The engine in the vehicle I had was the base 3.0 liter direct injection V6 putting out 265 hp and 223 ft-lb to the front wheels. All wheel drive is optional with this engine. The optional 2.8 liter turbo V6 puts out 300 hp and 295 ft-lb to standard all wheel drive with torque vectoring. Both engines feed out to six speed automatic transmissions with manual shift capabilities. The base 3.0 liter is some what of a dog. The lack of torque is the main problem here. The SRX is not light weight, as such you can feel every one of those 265 hp and 223 ft-lb trying to get underway. The vehicle is more engaging than the class champion, Lexus RX, but feeling the engine trying to cope with the vehicle’s weight is not the best experience even though it does get up to speed just fine. More power would be welcome via the optional 2.8 liter turbo. The problem with this option is the mileage, which is rated at 15/21 mpg while the front wheel drive 3.0 liter is rated at 18/25 mpg. People seem to take these numbers very seriously these days and that turbo looks thirsty on paper for this vehicle segment.
The particular SRX I had was a premium collection vehicle with a sticker price of $47,010. This is the top level non-turbo model. There were not many options, but rear seat entertainment was on board for $1,295 and of course GM’s crystal red tintcoat for $995. Each rear seat has a flip up monitor attached to the back of the front seats with two wireless headphones and a wireless remote control that comes standard with the system. I liked the set up, and in my opinion, was done correctly. The upgraded stereo that was in this package was a 10 speaker 5.1 digital surround sound by Bose. I was not really that impressed with the system. It sounded decent enough but the optional Mark Levinson system in the Lexus RX is better. I would have liked to have seen something like the optional Harmon Kardon system from the LaCrosse in the SRX.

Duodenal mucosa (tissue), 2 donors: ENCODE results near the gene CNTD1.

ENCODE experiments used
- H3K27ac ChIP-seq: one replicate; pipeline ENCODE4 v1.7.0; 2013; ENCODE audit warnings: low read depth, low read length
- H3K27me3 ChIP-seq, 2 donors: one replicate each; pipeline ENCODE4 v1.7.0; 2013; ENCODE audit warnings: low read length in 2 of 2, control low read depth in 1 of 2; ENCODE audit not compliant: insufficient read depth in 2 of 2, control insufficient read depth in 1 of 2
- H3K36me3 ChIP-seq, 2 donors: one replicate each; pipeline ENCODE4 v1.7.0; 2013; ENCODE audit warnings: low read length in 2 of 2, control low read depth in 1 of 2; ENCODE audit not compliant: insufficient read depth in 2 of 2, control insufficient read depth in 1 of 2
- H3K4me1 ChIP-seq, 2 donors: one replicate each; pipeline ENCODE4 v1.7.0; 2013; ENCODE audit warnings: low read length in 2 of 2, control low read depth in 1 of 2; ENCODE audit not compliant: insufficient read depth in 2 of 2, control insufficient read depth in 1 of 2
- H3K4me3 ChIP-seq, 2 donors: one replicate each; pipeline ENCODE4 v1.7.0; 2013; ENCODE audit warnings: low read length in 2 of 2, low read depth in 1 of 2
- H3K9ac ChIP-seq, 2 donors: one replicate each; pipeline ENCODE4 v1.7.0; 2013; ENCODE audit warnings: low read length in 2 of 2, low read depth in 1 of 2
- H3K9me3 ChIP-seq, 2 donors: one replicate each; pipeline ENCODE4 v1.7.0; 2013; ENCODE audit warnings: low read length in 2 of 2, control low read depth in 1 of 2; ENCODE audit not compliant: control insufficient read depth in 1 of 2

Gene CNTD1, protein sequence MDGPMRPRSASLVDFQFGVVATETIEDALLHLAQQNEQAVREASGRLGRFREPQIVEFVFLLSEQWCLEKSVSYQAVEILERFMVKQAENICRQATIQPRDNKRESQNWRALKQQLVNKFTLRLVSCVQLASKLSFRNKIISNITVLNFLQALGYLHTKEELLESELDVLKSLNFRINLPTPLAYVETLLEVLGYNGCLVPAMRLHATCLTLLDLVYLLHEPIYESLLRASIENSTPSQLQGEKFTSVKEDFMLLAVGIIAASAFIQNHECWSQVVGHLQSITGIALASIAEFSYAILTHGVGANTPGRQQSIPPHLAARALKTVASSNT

Equipped with 20 inch wheels, low profile tires and front wheel drive, I will admit I was a little nervous when the blizzard came through town. In fact, I drove through three blizzards and over 1000 miles within three days while driving the SRX. The only problem that I saw was with the front air dam. It is so low that it plowed through the snow and getting started down an unplowed street was not easy. It is worth mentioning that I was able to make it up a driveway that was covered in 2.5 feet of snow. To do this I had to turn off traction control and slam the gas in order for it to crawl its way up. Overall, I was impressed with everything it did in the snow. I somehow managed to eek out 26.5 mpg on the highway back through one of those storms. That is 1.5 mpg more then the EPA’s 25 mpg highway rating.
So we have gone from a rear wheel drive with an optional third row and V8 to a front wheel drive and optional turbo V6. How did we fare? The SRX is now officially a competitive vehicle. The last generation was not a mainstream approach and sales reflected that. Yes, I do think the base engine is under powered. In reality, the general public might not even notice. They will notice the mileage numbers that the turbo gets and will not be that impressed with them. I am guessing most SRX’s will leave the lot with the base 3.0 engine and customers will be content. The vehicle has distinctive styling and I like the overall packaging. While some powertrain improvements are needed, this new SRX is a solid contender in this hotly contested segment.
Full Disclosure- The review vehicle was provided by General Motors